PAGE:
June 30, 2021

Goats, Pangolins, and Green Nobels


Congratulations to Gloria Majiga-Kamoto, an alumna of the Mandela Washington Fellowship (MWF), and Thai Van Nguyen, an alumnus of the Young Southeast Asian Leaders Initiative (YSEALI), for being named two of the six winners of this year’s prestigious Goldman Environmental Prize! The award, also known as the Green Nobel, honors grassroots environmental heroes from roughly the world’s six inhabited continental regions: Africa, Asia, Europe, Islands & Island Nations, North America, and South & Central America. This award recognizes individuals for their sustained and significant efforts to protect and enhance the natural environment, often at great personal risk.

Gloria Majiga-Kamoto was selected for her work tackling the plastics industry and galvanizing a grassroots movement in support of a national ban on thin plastics, a type of single-use plastic. Her “great awakening,” as NPR notes, came when she saw how discarded plastics were killing local goats and affecting people's livelihoods and health. As a result of her dedicated campaigning, in July 2019, Malawi’s High Court upheld the ban on the production, importation, distribution, and use of thin plastics.

You can learn more about Gloria and her efforts on the Goldman Prize website.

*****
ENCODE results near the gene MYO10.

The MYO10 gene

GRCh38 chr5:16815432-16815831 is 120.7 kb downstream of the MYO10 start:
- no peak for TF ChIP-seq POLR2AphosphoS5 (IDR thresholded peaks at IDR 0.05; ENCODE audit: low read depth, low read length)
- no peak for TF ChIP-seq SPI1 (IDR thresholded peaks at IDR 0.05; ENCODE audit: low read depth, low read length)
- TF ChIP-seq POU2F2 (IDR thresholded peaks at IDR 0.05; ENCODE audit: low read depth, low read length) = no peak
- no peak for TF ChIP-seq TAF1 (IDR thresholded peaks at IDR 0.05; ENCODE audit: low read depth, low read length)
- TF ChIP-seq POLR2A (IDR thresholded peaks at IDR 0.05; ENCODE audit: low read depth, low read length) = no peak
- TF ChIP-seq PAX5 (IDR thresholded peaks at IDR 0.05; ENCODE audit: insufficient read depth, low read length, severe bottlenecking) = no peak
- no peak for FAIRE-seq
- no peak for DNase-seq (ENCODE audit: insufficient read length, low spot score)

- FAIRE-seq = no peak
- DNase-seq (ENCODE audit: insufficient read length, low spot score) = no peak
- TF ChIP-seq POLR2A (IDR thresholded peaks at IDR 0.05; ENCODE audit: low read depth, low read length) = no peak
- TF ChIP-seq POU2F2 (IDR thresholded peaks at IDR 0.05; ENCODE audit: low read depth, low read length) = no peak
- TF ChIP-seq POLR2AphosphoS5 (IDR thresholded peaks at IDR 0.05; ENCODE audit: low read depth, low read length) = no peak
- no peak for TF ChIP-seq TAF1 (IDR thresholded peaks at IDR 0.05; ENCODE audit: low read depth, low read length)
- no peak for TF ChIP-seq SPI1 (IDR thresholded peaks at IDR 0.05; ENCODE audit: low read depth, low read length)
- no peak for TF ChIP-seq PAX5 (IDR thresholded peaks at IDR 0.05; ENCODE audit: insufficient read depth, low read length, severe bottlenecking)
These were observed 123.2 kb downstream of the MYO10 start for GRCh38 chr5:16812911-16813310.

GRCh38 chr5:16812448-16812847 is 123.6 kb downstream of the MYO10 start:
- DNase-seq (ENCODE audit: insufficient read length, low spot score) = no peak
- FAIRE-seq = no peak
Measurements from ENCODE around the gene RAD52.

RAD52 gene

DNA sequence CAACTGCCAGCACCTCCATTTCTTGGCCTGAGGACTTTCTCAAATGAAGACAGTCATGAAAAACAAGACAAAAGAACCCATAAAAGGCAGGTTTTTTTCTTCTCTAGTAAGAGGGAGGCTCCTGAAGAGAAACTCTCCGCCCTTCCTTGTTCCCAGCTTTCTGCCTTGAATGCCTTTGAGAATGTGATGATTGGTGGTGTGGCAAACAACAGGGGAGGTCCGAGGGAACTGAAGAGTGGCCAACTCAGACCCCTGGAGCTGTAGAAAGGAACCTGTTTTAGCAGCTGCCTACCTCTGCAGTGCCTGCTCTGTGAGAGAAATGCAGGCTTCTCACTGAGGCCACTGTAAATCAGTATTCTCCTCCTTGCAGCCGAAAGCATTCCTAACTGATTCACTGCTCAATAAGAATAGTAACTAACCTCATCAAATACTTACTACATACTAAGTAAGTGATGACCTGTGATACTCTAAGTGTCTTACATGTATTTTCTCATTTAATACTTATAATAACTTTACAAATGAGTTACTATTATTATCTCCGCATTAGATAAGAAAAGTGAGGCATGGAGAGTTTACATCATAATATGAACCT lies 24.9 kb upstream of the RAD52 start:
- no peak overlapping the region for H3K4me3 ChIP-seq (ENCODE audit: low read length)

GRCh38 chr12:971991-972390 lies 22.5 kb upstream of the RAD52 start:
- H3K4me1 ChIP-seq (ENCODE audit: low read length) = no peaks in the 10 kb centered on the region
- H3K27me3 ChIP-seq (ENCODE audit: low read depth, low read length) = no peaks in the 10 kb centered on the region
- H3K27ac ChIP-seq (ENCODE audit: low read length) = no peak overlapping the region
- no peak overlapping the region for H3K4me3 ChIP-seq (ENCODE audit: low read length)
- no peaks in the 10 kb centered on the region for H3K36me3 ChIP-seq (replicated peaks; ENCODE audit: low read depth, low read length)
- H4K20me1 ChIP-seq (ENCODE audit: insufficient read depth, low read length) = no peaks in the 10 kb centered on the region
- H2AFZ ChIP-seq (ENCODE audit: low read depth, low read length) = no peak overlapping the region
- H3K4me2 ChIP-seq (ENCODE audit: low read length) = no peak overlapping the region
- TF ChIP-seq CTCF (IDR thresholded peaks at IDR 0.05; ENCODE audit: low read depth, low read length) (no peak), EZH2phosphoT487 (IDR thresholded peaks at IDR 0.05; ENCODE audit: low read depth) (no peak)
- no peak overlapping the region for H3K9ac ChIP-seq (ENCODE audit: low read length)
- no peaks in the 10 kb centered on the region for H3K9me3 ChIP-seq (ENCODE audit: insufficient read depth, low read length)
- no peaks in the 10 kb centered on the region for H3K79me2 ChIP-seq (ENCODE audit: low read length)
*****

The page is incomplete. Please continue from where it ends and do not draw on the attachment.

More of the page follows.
Thai Van Nguyen’s journey to protect pangolins began when he was 8 years old. That was when he saw a baby pangolin and its mom being caught and killed by neighbors in his village.

Pangolins are the world's most trafficked mammal, prized as a food and medicinal source. Experts estimate that more than a million pangolins have been snatched from the wild in the past decade, threatening the species with extinction.

Thai founded Save Vietnam’s Wildlife in 2014 to help save the species. Through his leadership, the organization has rescued 1,540 pangolins from illegal wildlife trade and significantly reduced illegal poaching activities.

As Thai notes in his acceptance speech for the prize, “Thinking is not enough. Please take action.”

You can learn more about Thai’s efforts on the Goldman Prize website.